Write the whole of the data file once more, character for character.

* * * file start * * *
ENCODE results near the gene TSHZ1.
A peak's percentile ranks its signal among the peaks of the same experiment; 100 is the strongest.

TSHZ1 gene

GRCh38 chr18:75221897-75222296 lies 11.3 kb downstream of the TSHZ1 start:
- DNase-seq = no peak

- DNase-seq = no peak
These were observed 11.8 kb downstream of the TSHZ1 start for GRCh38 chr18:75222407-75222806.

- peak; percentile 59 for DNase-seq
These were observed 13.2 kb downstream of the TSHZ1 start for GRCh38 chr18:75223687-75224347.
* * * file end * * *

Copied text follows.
ENCODE results near the gene TSHZ1.
A peak's percentile ranks its signal among the peaks of the same experiment; 100 is the strongest.

TSHZ1 gene

GRCh38 chr18:75221897-75222296 lies 11.3 kb downstream of the TSHZ1 start:
- DNase-seq = no peak

- DNase-seq = no peak
These were observed 11.8 kb downstream of the TSHZ1 start for GRCh38 chr18:75222407-75222806.

- peak; percentile 59 for DNase-seq
These were observed 13.2 kb downstream of the TSHZ1 start for GRCh38 chr18:75223687-75224347.